The trouble with having an out-of-work parent
An Adelaide teen shares the personal cost of disadvantage
For 16-year-old May, the hardest part of living in a family with limited financial resources is the pressure of trying to keep up with the standards of schoolwork by her classmates.
The Adelaide-based Year 12 student says lack of access to the internet at home and an unstable housing situation have meant she hasn’t received the same quality of education as her peers.
“The stress of money and living throughout that time pushed me away from the idea of doing something like that.” – May
“Having a low income is really hard because I struggle to find support for my mental health issues and then that leaks into my schoolwork,” she tells Eternity. “I need to catch up on my schoolwork and be at the same standard as everyone else.”
May’s problems highlight the challenges faced by young people living in families without a working parent or guardian, according to Mission Australia’s “Working Through It” – Findings from the Youth Survey 2018 report.
The report highlights significant differences between the responses of economically disadvantaged 15 to 19-year-olds and those who have parents with paid work. It pinpoints how these income disparities affect young people’s wellbeing, aspirations, post-school plans, family relationships and support when their parents are not in paid work.
May says being in a low-income family with a single parent on Newstart for much of the past eight years has affected how she thinks about her future. An intelligent and articulate adolescent, she was interested in getting into psychiatry. May realised during Year 11, though, that she had no realistic prospects of being able to complete the university training.
“I would need a lot better grades than I was getting at that point and have to be working a lot harder. And then it’s a very expensive thing as well, like a 12-year course to complete. And the stress of money and living throughout that time pushed me away from the idea of doing something like that.”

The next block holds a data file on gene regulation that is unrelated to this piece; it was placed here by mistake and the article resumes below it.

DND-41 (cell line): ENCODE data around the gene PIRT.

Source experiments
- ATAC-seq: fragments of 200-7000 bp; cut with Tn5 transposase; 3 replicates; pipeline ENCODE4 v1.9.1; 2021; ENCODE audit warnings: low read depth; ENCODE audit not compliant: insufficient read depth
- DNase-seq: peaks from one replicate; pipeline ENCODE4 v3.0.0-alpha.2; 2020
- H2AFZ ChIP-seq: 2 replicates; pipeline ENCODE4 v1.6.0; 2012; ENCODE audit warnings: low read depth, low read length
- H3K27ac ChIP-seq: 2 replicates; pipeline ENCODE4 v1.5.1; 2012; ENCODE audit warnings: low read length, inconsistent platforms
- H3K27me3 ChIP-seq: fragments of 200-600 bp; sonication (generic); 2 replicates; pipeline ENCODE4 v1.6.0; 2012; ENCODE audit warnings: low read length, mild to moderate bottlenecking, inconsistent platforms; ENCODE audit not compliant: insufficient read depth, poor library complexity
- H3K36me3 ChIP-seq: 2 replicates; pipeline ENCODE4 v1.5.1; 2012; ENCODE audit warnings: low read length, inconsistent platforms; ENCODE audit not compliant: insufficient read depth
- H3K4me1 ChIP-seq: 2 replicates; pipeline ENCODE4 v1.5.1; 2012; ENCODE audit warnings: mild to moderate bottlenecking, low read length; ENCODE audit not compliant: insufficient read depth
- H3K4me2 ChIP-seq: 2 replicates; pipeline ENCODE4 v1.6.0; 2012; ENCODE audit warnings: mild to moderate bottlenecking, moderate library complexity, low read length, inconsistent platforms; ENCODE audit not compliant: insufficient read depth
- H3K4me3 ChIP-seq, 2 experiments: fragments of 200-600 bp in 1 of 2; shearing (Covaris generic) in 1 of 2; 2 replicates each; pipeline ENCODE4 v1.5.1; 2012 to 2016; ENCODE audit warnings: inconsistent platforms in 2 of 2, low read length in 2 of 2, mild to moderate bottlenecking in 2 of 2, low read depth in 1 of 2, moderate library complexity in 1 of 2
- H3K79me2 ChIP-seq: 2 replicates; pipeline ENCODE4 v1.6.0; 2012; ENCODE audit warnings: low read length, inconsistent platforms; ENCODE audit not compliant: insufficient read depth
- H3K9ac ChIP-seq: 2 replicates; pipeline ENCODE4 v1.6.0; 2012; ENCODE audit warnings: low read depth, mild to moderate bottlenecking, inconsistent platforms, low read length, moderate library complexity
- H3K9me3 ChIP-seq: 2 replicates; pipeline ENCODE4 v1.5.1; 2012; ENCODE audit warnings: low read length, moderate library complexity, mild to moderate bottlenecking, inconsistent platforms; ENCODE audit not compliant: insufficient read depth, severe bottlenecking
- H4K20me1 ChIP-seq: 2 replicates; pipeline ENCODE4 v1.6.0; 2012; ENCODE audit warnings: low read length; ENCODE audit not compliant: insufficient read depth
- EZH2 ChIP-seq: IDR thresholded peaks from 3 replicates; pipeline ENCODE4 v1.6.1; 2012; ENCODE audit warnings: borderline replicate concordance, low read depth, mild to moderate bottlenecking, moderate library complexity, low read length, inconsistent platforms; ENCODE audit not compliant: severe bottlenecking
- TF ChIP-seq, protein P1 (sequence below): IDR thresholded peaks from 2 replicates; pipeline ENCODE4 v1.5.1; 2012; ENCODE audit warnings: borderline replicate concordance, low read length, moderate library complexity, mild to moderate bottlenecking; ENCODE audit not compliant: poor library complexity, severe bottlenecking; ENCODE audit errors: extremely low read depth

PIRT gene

While she would still like to go to university, May is intimidated by the cost involved. She is thinking about going into beauty therapy and tattoo art after school instead.
In response to the new data, Mission Australia is urging governments to better support families and young people from economically disadvantaged backgrounds, to reduce the stresses and pressures they face and help them achieve their potential.
“These findings underscore the need for targeted policy and service responses …” – Mission Australia CEO James Toomey
Operating for more than 160 years, Mission Australia is a national Christian charity helping vulnerable Australians. CEO James Toomey said about the “Working Through It” data: “The effect that a family’s limited financial resources has on young people as they move through adolescence to adulthood is extremely concerning. We must listen to the voices of young people facing economic disadvantage who feel less supported, have poorer feelings of wellbeing, risk educational disengagement and report more barriers to finding a job.”
“These findings underscore the need for targeted policy and service responses to address the risks of intergenerational, entrenched disadvantage through education, employment and community programs. Policies and supports must be prioritised and put in place so that economically disadvantaged young people are supported to achieve their goals and families are properly assisted during times where parents are not in paid work.”